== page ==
Home » Jobs at Canada: All you need to know about foreign worker’s employment rights

Jobs at Canada: All you need to know about foreign worker’s employment rights

If you are planning to get a job in Canada, or you are already working there as a temporary worker, then there are employment rights that you need to know.

According to the Government of Canada, as a temporary foreign worker, you have the same rights and protections as Canadians and permanent residents.

List of employment rights in Canada for temporary workers:

1. Access to free health care under the health insurance system of the province or territory where you are working.

2. If there is a period where you are not covered by the provincial or territorial health insurance where you are working, your employer must obtain and pay for your private health insurance that covers emergency medical care. Your employer cannot deduct any money from your pay for this private health insurance.

3. In Canada, an employer cannot force you to do work that you think is dangerous. The employer also cannot lay off or refuse to pay in such incidents.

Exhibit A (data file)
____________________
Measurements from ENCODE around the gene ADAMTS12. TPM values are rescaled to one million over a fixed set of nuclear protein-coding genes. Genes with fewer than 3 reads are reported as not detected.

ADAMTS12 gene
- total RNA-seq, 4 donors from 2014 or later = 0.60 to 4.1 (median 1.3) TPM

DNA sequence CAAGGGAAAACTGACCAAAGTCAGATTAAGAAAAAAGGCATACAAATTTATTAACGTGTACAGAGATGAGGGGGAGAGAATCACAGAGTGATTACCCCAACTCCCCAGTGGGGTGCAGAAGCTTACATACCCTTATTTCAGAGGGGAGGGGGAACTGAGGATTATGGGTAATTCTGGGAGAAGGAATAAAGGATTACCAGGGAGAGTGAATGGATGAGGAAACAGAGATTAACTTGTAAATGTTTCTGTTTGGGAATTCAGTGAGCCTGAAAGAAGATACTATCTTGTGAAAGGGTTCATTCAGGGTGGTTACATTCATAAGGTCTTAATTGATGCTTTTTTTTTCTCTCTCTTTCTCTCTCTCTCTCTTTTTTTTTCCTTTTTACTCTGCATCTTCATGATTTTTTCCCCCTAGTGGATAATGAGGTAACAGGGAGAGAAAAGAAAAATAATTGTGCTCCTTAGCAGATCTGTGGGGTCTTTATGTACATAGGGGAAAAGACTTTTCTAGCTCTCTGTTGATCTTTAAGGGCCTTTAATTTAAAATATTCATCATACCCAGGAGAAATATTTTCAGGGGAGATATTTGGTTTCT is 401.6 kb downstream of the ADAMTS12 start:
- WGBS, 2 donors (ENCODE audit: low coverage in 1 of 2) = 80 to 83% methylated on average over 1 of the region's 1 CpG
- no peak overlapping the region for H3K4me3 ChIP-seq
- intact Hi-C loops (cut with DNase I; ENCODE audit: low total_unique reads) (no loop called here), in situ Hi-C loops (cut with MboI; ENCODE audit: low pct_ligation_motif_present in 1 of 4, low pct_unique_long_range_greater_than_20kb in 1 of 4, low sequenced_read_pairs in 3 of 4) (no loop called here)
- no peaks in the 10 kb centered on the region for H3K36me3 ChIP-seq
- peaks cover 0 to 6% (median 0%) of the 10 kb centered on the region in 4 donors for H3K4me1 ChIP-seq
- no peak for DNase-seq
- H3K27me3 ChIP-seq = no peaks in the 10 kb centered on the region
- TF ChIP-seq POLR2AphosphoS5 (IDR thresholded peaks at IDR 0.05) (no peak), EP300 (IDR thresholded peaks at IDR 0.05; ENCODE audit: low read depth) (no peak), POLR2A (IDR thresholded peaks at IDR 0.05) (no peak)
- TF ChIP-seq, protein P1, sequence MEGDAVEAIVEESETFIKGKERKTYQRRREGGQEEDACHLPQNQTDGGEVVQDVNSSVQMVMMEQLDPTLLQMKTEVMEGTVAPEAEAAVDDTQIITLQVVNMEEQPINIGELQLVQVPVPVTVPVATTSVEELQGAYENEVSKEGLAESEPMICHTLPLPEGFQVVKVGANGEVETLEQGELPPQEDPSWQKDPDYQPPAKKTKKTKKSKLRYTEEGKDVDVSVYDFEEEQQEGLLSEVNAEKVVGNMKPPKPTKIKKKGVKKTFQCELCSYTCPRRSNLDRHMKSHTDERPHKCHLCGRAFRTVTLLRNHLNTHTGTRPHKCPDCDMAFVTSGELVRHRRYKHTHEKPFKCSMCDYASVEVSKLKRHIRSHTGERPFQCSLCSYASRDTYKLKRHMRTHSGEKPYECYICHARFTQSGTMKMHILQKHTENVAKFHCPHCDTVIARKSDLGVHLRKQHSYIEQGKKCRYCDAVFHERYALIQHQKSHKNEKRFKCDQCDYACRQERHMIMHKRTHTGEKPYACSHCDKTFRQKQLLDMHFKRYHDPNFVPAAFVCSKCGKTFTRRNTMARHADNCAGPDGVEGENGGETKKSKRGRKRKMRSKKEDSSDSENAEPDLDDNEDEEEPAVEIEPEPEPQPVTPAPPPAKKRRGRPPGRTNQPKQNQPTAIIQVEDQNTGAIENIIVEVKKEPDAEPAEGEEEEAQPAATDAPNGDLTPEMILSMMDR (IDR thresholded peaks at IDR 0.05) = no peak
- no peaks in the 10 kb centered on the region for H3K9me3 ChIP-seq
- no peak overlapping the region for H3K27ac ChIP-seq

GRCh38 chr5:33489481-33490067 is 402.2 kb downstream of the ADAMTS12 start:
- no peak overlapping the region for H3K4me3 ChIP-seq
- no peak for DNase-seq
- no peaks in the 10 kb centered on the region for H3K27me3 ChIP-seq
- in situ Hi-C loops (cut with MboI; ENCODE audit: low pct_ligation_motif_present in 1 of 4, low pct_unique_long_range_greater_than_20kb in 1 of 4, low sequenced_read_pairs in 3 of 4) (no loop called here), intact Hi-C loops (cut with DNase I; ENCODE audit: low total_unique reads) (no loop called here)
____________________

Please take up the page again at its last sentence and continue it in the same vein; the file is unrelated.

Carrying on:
4. Employees cannot be abused–physically, sexually, psychologically, or financially.

5. In case of job loss, an employer needs to provide reasonable notice before laying you off. If they do not, they must pay you termination pay. The amount is based on how long you have been working and in which province or territory you are working.

6. One gets employment insurance benefits if they lose their job without fault or have reported workplace abuse.

7. You are allowed to change employers. However, your work permit may only allow you to work for your current employer, so you may need to apply for a new work permit before you can start working for a different employer.

8. One can use the Government of Canada Job Bank to search for jobs with Canadian employers who want to hire temporary foreign workers.

9. If you are a low-wage or primary agriculture worker, your employer must ensure that adequate, suitable, and affordable housing is available to you. Your employer can deduct money from your pay for housing and costs such as water and electricity.

10. If you think you are being abused or at risk of being abused, you may be eligible to apply for an open work permit for vulnerable workers. An open work permit lets you change jobs by giving you permission to work for almost any employer in Canada.

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